strikes

Superdrug: The poor can't pay anymore

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We have just been on all-out strike for three weeks. We struck to resist plans by Superdrug to attack our pay and conditions.

They wanted to abolish shift pay, worth £2,000 a year to some people; to take away sick pay from the first three days of every occasion; and to lower sick pay coverage from 13 weeks to seven weeks. They also wanted to cut overtime payment from time and a half to time and a third and to change our contracts to make us work flexible annualised hours.

That's why as a membership and as a union we called a postal ballot to vote for strike action. There was an 86 percent vote in favour of a walkout which we then decided had to be an all-out indefinite strike.

Postal dispute: delivering first class resistance to Royal Mail bosses

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With postal workers taking to the picket lines last month, Mark Dolan, a prominent CWU activist, writes about strikes, rank and file organisation and 30 years working in the post office

I left school at 16 and became a telegram boy for Royal Mail. When I got the job it was regarded as a bit of a privilege as it was part of the civil service. I was probably one of the last to join as a telegram boy. I used to deliver them on a pedal bike, then on a scooter. The idea was that when you were 18 you progressed to sorting letters on the shop floor and going out on deliveries.

Not lost in translation

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At the time of writing, UCU members at Tower Hamlets College in East London have been on all-out strike for three weeks.

Our campaign started in June when we received notice of £2 million cost efficiency savings and cuts to over 40 posts and 1,000 English for Speakers of Other Languages (Esol) places. Our branch began the ballot, fearing cuts. But then the news of what was proposed hit us late on a Friday afternoon and we all went home in shock.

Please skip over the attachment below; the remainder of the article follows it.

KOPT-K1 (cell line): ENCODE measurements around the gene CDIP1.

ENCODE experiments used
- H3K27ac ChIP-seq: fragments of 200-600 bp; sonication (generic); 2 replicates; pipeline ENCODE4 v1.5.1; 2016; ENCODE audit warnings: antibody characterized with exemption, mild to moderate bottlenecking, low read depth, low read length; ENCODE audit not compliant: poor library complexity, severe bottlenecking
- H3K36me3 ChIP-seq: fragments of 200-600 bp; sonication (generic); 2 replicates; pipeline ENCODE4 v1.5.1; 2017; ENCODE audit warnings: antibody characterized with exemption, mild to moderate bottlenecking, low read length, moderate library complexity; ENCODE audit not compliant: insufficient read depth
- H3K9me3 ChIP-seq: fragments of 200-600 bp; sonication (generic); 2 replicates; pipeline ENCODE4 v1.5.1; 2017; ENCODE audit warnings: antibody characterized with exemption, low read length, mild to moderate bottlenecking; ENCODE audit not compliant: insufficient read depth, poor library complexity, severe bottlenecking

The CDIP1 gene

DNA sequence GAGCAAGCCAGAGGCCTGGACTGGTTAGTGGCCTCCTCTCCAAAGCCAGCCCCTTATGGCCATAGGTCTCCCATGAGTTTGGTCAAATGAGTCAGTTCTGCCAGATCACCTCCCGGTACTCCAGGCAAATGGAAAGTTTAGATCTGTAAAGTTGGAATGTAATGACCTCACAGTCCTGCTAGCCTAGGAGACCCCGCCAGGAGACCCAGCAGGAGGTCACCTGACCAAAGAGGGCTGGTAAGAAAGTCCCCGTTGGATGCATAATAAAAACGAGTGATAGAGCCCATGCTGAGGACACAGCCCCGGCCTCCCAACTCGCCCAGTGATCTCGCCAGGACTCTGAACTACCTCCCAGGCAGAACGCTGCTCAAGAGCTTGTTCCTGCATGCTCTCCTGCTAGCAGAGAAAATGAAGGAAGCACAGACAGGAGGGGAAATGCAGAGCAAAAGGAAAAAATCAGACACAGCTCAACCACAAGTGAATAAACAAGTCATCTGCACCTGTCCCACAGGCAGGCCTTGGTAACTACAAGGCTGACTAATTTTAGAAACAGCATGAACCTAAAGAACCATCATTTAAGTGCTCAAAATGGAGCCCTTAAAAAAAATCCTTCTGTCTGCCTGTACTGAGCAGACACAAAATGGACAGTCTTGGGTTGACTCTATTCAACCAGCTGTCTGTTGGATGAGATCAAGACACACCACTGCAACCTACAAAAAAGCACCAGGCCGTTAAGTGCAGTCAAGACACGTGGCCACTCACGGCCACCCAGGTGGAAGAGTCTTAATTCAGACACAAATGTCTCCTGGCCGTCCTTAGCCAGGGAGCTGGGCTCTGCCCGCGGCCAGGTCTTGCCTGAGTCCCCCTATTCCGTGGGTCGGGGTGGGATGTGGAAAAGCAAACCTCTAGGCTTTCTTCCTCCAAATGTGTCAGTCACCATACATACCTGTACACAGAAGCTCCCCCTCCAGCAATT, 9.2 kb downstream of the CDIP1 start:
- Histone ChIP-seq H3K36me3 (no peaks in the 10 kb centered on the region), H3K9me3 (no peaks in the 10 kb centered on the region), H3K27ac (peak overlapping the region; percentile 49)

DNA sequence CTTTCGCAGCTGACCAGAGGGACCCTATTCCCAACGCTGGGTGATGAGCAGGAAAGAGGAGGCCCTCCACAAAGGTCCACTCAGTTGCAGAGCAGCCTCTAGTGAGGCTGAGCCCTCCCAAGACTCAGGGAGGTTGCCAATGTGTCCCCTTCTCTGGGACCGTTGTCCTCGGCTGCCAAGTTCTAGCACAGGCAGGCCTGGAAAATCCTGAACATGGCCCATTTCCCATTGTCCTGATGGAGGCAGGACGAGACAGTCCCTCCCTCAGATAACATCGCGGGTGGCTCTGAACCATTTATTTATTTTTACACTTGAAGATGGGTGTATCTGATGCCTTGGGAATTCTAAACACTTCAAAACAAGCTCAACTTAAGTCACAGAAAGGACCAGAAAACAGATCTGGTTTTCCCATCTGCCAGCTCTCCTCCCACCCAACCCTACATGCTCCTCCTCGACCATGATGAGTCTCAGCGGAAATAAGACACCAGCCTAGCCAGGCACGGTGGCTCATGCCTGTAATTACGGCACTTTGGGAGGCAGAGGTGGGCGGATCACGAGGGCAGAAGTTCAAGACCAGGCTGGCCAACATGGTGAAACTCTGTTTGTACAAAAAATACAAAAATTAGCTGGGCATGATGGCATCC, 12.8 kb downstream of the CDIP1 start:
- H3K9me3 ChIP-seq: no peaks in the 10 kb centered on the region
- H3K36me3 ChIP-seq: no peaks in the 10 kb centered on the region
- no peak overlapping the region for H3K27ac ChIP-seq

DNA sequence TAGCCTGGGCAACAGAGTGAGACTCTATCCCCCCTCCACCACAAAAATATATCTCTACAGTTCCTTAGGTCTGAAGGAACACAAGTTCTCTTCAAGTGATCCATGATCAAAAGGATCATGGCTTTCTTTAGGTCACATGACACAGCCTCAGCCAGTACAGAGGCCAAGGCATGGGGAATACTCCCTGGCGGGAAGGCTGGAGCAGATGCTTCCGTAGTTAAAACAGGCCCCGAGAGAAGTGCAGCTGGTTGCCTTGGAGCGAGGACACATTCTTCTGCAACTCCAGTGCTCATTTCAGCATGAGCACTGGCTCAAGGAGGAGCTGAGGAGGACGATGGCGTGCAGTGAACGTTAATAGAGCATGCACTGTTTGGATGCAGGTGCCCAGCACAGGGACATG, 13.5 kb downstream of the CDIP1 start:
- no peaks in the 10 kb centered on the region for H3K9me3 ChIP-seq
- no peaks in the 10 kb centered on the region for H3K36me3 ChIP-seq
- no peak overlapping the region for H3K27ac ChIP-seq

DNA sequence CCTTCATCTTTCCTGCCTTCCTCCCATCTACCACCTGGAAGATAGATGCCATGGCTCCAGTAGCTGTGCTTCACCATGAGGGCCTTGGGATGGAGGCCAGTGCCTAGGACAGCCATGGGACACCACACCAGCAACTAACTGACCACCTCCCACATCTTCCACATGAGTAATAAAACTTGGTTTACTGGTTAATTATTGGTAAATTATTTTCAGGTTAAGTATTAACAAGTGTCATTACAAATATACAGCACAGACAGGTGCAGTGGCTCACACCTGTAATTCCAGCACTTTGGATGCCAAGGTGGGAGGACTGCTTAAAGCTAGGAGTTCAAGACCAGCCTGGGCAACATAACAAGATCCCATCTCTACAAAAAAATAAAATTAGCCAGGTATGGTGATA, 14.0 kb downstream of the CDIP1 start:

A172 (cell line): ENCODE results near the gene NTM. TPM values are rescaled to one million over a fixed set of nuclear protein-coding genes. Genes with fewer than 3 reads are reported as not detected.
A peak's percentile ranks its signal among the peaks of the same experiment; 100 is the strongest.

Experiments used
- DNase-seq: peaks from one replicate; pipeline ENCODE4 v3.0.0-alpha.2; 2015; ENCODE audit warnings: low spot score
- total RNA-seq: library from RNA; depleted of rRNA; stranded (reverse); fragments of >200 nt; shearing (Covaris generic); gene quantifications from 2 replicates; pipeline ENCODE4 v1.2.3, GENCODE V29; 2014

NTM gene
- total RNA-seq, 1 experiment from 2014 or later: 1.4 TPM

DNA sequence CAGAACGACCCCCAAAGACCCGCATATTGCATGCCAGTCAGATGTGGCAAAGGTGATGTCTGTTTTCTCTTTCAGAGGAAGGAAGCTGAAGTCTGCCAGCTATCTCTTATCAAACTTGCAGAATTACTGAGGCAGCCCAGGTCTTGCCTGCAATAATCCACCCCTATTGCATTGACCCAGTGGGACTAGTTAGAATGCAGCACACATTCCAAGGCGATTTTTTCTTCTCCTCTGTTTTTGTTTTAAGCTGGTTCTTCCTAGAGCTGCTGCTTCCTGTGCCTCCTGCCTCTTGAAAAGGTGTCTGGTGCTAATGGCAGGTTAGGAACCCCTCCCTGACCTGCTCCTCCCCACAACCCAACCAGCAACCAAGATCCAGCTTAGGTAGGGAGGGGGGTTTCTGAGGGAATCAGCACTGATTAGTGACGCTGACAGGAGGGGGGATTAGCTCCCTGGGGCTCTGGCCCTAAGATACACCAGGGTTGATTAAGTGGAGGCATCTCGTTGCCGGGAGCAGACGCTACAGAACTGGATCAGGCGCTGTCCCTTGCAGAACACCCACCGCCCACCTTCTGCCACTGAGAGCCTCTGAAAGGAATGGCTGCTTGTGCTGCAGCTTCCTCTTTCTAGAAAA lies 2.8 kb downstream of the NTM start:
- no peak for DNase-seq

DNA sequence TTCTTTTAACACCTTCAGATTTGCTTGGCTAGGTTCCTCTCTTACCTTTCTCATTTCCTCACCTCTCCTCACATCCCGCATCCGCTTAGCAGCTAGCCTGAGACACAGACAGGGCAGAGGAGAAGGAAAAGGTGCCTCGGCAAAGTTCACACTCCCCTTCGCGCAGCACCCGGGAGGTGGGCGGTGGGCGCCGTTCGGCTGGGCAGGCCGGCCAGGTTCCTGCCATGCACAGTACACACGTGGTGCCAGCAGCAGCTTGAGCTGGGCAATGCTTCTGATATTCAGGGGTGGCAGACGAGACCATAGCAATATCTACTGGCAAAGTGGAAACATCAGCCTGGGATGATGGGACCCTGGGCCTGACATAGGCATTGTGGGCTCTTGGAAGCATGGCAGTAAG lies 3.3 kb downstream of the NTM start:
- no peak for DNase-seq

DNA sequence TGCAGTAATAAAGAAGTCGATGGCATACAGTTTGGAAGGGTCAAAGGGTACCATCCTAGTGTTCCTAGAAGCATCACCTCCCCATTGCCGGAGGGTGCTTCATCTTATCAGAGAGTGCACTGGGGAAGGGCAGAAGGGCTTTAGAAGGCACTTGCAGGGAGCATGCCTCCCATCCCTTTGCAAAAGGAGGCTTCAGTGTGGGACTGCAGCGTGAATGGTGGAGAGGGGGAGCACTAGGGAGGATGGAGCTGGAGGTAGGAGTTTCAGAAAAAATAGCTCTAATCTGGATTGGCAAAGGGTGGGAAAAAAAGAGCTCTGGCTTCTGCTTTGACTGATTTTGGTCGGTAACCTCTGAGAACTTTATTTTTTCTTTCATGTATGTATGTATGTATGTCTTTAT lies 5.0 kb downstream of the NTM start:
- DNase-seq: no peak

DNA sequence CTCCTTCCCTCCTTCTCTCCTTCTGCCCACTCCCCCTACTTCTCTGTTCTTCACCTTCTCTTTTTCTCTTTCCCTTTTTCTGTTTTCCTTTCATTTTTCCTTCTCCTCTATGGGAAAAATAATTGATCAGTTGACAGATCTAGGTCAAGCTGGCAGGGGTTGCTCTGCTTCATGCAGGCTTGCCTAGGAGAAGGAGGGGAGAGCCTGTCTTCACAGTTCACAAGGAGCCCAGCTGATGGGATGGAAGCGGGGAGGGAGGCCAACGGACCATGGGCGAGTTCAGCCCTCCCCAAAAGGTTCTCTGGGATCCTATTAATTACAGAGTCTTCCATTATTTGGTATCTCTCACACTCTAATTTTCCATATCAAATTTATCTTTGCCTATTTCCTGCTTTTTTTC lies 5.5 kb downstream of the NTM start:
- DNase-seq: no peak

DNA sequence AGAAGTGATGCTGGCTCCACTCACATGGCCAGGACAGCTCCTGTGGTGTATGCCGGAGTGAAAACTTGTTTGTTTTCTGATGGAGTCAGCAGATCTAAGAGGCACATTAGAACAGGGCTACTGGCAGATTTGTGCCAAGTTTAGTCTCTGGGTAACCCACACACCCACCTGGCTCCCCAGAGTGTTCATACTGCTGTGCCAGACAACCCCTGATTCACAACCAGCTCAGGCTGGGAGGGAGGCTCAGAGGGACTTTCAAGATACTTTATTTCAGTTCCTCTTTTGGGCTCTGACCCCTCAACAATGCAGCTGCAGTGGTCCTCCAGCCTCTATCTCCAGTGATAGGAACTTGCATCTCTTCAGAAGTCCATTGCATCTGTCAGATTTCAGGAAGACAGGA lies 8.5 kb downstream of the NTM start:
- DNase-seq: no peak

Shell tanker drivers' strike - oil on troubled waters

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"The Shell drivers have driven a coach and horses through the Brown and Darling pay freeze," said Tony Woodley, joint general secretary of Unite, after the Shell tanker drivers won a 14 percent pay deal last month.

A host of commentators explained how it was inevitable they would win: "exceptional case... small group... concentration of power... strategic weak spot... essential resource..." Essential bollocks! No one claimed inevitable victory before the strike (or it wouldn't have happened, would it?)

Boeing beaten back

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We have just concluded a 57 day strike. People have really sacrificed over that period. But it felt good to conclude it with a significant win and even over job security - where the company seemed intractable - we made gains.

The world changed after we went out on strike. There was a Lehman Brothers brokerage firm in the US and the banks hadn't started failing and then a lot of bad news hit so we were lucky to get as much out of this settlement as we did.
The rank and file membership is the backbone of any work stoppage, and ours was resolute. We were absolutely determined that we were going to win. Less than 1 percent of our members crossed the line. Even though you had people hurting they were talking to the press saying, "I'm willing to stay out six months or as long as it takes."

Tube cleaners: a strike for freedom